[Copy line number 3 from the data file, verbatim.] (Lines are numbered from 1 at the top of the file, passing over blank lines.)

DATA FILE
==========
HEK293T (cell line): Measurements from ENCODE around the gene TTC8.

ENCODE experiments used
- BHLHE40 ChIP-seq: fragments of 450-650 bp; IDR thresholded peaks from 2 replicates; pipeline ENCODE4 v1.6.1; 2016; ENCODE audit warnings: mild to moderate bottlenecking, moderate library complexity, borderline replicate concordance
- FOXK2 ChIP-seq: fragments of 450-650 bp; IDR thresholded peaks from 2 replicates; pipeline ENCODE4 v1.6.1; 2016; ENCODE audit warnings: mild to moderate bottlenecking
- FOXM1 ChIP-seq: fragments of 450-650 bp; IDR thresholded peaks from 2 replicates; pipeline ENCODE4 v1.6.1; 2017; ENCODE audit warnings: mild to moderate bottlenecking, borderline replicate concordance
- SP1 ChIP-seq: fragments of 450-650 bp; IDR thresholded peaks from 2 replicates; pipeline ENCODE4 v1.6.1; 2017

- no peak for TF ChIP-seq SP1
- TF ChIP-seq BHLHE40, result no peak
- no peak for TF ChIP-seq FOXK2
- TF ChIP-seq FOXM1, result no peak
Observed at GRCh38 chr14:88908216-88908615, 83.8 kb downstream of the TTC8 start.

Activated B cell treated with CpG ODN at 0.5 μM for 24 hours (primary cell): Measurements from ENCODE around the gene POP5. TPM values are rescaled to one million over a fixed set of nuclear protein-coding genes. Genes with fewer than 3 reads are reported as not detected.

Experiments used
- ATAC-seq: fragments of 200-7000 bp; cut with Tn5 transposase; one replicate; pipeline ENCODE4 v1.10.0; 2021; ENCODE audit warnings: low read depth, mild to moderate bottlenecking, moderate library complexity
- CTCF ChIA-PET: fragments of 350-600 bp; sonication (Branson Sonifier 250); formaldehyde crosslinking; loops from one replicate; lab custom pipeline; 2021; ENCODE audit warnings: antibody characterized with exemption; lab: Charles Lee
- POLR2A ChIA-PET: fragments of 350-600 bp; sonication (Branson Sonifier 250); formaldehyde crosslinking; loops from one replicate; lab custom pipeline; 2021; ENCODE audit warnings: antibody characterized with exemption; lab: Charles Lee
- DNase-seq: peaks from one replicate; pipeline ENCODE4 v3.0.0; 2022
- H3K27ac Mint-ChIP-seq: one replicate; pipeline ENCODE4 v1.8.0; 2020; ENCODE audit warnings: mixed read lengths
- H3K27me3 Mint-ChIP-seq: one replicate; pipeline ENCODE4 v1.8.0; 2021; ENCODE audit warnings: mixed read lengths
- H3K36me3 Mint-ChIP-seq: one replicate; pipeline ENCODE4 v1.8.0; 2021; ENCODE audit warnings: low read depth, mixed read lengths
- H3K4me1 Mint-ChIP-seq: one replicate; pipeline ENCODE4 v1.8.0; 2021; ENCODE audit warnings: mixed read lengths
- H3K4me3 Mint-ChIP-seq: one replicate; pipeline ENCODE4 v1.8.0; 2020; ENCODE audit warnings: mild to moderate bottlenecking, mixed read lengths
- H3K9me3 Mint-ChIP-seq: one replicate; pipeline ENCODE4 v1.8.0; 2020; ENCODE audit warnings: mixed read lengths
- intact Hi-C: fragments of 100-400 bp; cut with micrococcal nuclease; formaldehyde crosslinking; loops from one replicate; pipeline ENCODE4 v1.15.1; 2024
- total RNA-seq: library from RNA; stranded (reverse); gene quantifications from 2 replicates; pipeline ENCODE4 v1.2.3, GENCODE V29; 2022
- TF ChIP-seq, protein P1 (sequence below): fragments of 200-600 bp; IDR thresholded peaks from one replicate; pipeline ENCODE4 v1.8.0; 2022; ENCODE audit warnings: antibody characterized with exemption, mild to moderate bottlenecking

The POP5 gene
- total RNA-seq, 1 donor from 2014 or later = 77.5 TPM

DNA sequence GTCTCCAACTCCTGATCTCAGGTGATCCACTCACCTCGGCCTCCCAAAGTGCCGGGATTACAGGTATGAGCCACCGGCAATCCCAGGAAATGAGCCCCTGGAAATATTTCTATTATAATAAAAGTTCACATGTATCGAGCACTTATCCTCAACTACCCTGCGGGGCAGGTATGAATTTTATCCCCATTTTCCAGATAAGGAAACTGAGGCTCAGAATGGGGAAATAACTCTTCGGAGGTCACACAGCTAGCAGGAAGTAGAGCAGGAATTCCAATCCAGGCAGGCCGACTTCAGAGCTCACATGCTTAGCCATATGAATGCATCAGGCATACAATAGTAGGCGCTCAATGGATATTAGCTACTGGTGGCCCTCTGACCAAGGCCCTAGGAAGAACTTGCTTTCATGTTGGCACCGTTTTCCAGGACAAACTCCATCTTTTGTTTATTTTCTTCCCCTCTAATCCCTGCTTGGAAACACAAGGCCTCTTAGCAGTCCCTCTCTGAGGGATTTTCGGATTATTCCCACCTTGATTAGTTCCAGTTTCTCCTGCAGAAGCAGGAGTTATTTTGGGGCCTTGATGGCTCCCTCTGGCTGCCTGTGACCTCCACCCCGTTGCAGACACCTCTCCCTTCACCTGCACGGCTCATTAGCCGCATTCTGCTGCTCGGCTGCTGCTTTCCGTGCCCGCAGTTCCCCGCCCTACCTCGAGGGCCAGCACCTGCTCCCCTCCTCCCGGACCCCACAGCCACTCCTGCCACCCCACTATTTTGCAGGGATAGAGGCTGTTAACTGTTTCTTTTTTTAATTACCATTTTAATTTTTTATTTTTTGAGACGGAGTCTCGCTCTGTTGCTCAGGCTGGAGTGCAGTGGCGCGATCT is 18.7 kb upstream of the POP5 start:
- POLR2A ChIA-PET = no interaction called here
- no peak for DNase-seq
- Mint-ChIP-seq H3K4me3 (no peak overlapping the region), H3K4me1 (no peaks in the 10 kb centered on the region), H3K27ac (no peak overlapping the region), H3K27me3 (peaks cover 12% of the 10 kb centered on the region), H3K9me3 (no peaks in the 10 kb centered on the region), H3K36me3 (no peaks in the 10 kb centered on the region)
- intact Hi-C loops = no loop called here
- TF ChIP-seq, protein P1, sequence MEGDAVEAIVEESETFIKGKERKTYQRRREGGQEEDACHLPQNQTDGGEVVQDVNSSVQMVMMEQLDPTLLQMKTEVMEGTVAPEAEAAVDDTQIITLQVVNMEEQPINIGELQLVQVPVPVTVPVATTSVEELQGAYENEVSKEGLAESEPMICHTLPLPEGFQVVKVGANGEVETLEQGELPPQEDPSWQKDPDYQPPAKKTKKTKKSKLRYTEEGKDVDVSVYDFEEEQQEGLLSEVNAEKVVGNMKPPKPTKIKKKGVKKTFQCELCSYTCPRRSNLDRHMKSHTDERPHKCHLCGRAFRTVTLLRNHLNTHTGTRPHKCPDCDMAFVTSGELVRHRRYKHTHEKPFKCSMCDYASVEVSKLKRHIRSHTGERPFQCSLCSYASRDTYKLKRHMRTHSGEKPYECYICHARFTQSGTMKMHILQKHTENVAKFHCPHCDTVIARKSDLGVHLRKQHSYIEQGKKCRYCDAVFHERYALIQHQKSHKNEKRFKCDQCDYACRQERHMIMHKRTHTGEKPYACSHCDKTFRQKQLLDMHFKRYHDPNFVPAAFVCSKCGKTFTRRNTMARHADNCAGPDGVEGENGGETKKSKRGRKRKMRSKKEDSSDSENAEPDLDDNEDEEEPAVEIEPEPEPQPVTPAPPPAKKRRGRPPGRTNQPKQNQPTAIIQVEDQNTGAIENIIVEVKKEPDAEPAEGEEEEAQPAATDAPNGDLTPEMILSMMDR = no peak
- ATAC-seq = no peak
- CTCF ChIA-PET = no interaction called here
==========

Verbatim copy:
- BHLHE40 ChIP-seq: fragments of 450-650 bp; IDR thresholded peaks from 2 replicates; pipeline ENCODE4 v1.6.1; 2016; ENCODE audit warnings: mild to moderate bottlenecking, moderate library complexity, borderline replicate concordance